EMPLOYMENT APPEALS TRIBUNAL
CLAIM OF: CASE NO.
Ernestas Janecka UD1381/2013
Hester Sofia Black T/A Spar Cherrywood Park
UNFAIR DISMISSALS ACTS, 1977 TO 2007
I certify that the Tribunal
(Division of Tribunal)
Chairman: Ms M. Levey B.L.
Members: Mr. D. Peakin
Ms E. Brezina
heard this claim at Dublin on 14th November 2014
Claimant: Mr. John Scott BL instructed by Mr. Niall Bass, Keans, Solicitors,
2 Upper Pembroke Street, Dublin 2
Respondent: Mr. Pat Brady, 56 St Columbanus
Avenue, Milltown, Dublin 6
Dismissal is in dispute in this case. The respondent is a general shop/newsagent. The claimant worked there as a general operative. He worked Sundays and Mondays. The claimant contends that he arrived into work on the morning of his dismissal 16th June 2013 and was told that there were no more hours available in the shop for him. He was shocked and left the shop. The respondent contends that the claimant’s new line manager told the claimant (on 16th June 2013) that he was not required for work for Monday 17th June because a new key holder was to be trained on that day. The new key holder was to replace the new line manager’s old position. The claimant was paid for Monday 17th June even though he did not work on 17th June. The claimant was put on the rota as usual but he did not turn up for work.
The Tribunal heard evidence from the claimant. He worked as a sales assistant. He was in work (Sunday 16th June 2013) and checked the work rota and did not see his name on the rota. The new rota was normally posted on a Sunday. He also noticed that there were four new employee names on the rota. He was shocked so he went to speak to his new line manager. VR told him that he (the claimant) would have to speak to the owner (HB). He called into the shop on Monday 16th and spoke to HB in her office. He asked her why he was not on the roster. She asked him if he was on part time hours and he told her that he was. She then told him that there were no more hours for him because they had to cut the wage costs. She also told him that another reason was because he worked too slowly. He then asked her if he was not working in the shop anymore and she said “Yes”. She told him that his final pay would be ready for him the following week to include holiday pay etc.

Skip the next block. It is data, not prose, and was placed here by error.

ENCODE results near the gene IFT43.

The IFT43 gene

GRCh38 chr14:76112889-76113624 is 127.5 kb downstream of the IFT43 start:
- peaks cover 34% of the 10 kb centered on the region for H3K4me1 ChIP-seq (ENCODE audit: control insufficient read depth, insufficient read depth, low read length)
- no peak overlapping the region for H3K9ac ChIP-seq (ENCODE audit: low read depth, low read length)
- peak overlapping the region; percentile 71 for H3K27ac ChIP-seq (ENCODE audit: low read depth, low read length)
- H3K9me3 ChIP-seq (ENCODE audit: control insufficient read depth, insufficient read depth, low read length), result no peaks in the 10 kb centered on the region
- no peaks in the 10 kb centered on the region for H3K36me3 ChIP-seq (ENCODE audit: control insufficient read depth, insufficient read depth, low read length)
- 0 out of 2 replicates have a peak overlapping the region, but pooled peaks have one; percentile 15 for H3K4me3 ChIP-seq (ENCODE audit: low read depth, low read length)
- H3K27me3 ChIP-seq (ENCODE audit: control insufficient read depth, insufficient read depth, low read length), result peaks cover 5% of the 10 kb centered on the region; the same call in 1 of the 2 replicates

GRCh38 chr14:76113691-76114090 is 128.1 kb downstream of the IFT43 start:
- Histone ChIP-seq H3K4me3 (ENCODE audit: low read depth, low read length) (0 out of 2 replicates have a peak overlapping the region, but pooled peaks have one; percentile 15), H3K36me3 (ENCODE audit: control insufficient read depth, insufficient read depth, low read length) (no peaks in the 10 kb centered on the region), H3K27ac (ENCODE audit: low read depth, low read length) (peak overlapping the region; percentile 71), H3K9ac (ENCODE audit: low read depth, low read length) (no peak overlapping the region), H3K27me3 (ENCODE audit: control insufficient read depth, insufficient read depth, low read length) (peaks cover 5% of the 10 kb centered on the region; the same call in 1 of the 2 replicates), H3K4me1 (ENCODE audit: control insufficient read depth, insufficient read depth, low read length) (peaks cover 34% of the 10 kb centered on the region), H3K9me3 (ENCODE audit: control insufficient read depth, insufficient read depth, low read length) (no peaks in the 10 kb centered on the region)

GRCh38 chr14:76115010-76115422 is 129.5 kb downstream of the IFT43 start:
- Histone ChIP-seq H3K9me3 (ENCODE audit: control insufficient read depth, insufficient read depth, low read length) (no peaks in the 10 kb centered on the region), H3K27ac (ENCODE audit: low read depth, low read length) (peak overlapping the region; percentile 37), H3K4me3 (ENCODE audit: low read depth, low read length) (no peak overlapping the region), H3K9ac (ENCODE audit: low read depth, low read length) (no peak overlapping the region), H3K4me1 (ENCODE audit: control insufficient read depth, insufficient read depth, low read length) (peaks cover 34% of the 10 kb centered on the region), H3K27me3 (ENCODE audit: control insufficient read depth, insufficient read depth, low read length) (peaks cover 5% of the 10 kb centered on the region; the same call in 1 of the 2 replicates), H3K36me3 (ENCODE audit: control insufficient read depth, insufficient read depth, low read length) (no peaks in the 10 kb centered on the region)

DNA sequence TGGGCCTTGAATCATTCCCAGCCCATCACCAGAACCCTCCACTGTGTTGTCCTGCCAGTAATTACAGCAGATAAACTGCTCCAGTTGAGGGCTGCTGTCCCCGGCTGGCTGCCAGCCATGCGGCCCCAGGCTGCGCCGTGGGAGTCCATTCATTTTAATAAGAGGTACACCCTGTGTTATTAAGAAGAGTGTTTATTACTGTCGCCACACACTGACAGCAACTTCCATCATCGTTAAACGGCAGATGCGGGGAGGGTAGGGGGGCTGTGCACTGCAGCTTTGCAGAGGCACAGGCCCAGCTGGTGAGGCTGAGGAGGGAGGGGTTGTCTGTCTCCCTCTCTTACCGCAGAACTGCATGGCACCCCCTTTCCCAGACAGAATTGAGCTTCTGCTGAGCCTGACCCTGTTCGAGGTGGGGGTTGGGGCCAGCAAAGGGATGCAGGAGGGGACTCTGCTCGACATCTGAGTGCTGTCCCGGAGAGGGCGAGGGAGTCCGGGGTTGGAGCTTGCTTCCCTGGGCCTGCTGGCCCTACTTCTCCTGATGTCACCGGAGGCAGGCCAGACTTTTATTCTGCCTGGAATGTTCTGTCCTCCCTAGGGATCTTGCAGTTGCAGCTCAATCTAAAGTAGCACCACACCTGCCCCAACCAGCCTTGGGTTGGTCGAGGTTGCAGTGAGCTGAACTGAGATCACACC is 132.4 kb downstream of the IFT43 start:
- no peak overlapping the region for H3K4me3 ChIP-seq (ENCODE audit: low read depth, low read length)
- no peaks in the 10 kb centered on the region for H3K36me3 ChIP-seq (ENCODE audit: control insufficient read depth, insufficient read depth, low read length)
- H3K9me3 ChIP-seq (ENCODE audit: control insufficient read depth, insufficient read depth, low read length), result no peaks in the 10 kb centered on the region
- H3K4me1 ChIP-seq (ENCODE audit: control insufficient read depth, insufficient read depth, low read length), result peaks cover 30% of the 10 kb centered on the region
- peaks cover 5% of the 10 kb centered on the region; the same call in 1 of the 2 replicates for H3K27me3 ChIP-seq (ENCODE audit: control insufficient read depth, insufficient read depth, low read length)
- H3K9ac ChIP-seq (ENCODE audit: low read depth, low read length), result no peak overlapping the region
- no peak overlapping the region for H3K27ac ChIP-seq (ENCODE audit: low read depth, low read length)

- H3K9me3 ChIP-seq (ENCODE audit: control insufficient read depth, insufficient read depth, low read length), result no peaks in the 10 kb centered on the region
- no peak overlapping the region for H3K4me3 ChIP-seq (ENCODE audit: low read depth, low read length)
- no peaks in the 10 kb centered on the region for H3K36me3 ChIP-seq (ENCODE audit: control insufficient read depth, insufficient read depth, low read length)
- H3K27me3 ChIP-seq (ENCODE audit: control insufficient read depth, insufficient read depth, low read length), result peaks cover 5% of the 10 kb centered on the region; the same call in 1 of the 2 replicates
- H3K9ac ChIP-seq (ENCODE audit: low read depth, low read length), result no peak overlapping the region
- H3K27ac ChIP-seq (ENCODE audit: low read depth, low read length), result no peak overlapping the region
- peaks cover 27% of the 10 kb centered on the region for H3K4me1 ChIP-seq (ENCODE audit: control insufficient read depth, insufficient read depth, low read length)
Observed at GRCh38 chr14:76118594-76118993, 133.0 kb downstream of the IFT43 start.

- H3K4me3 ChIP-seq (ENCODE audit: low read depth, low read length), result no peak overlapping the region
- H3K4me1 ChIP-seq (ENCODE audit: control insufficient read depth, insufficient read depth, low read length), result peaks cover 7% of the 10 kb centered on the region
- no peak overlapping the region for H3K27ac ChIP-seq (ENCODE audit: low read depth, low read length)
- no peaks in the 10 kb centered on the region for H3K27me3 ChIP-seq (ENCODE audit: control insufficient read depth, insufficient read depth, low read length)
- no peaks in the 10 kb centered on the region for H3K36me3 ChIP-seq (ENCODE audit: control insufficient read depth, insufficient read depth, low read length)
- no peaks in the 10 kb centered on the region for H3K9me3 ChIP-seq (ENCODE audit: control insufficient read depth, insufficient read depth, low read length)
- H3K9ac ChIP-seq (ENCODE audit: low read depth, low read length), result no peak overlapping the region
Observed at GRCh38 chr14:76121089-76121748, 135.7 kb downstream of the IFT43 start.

He had never received a verbal warning or a written warning. He had never before come to the attention of his employer in a negative manner.
The claimant told the Tribunal that he was phoned by the respondent at some point after this and he was offered work but that he could not work there because of the treatment he received.
The claimant gave evidence as to his loss.
In cross-examination it was put to the claimant that VR told him the reason that he was not on the rota was because he (VR) was training a new key holder, the claimant replied that VR told him to speak with HB. It was put to him that VR phone him to confirm that he was on the rota for the next week i.e. Sunday/Monday and the claimant replied that HB told him that he was not on the rota.